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How to Read Nutrition Labels.
Concerned shoppers can save themselves time if they stay away from most of the products listed in the “Products That Contain Gluten” section above.  They won’t even have to bother reading the labels.  However, please don’t avoid entire aisles just because gluten is so widely used.

Many stores mix at least some of their gluten-free products in with foods containing gluten. For instance, pasta products labeled as “gluten-free” are likely to be mixed in with the regular pasta. Just look for those exact words on the box.

It’s a little more complicated to read the actual nutrition labels on the sides of products containing gluten. Not all of them will use the word “gluten”.  The most prevalent labeling, in bold lettering, is “wheat”, or “may contain wheat”. 

That means you must use your own knowledge to determine if the chosen product includes a derivative of rye or barley, even if it doesn’t contain wheat. For instance, malt comes from barley. Malt is in malted milk balls (the candy), beer, and the malt flavoring we add to ice cream shakes to make them into “malts”.
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More Red-Flags:
Two other possible red flags are “soup stock” or “soup base”, and “modified food starch”. Soup base, including dried bouillon cubes or powder, are usually made with flour because flour (i.e. wheat flour) is the standard thickener.  Gluten-free bouillon is also available in most stores. By the same token, modified food starch may contain gluten-based starch.

Here’s a good rule to buy groceries: if a gluten ingredient is listed as one of the top ingredients on a food label, don’t buy it. Ingredients are always listed in the order of most to least content.
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How to Choose Gluten-Free at Restaurants.
Luckily, quite a few restaurants have gluten-free options. For those that do not, you’re usually safe sticking with these dishes:

  • Roasted or grilled meats, eggs and vegetables (unless the meat has been ground up and processed with wheat),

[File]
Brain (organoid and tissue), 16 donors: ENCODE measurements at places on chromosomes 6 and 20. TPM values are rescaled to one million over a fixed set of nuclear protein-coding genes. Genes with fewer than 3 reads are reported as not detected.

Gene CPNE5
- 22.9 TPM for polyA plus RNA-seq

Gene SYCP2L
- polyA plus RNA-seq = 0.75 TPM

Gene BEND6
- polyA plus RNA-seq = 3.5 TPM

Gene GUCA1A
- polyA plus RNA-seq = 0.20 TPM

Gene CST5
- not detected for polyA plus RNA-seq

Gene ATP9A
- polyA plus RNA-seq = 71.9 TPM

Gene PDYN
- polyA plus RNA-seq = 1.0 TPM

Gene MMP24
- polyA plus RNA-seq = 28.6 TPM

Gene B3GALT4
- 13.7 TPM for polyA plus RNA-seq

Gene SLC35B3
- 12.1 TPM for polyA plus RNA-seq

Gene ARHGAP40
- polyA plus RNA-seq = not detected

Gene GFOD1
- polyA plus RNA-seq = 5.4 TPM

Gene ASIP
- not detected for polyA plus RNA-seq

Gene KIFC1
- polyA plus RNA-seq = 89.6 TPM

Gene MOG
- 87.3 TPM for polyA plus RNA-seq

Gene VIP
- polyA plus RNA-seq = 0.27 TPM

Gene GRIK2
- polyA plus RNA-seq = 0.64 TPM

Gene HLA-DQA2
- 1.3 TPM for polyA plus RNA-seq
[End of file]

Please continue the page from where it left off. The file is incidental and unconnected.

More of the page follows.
• Wild and shell fish such as salmon, black cod, grouper, herring, trout, sardines, shrimp, crab, lobster, mussels, clams, oysters
  • Fowl, poultry, pork, beef, lamb, liver, bison, chicken, turkey, duck, ostrich, veal, wild game
  • Potatoes with a gluten-free sauce / seasoning
  • Fruit of all kinds and at all seasons
  • Rice, or another gluten-free grain, such as amaranth, buckwheat, millet, quinoa

Avoid any sauces and breading!

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You’d be surprised what wonders a skilled cook and the right seasoning can do with the right ingredients!  Gluten-free cooking seems overwhelming, distasteful, and extremely limiting to outsiders.  However, it is really quite liberating and confidence-building.  So many unhealthy choices are cut out right from the beginning. There’s no inner debate. Doesn’t our confidence soar every time we must commit to difficult decisions as well?  

I can tell you that, even after all these years, I feel so proud of myself when I bypass yummy baked goods.  My eyes are still in love with them, but my intestinal system knows they’re toxic—like a bad relationship.  That’s not true love, is it?
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Is Restricting Your Diet Worth It?
Either we want to stay healthy, or we don’t.  It’s that simple.  During my lifetime, I have spent a fortune in time and money trying to stop the mess that gluten made in my body (although I didn’t know the cause until 13 years ago).  I can tell you from experience that you do want to stay healthy in order to have the quality of life you deserve.  Are you willing to do whatever it takes?

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About the Author:
Traci Lawrence is a teacher, author, blogger, and freelance editor.  Traci lives in the southern area of the United States with her family.  She considers it her mission to spread positivity and self-empowerment through her writing.  Please visit her uplifting website at www.tracisworld.com 
and view her book, Accept No Trash Talk: Overcoming the Odds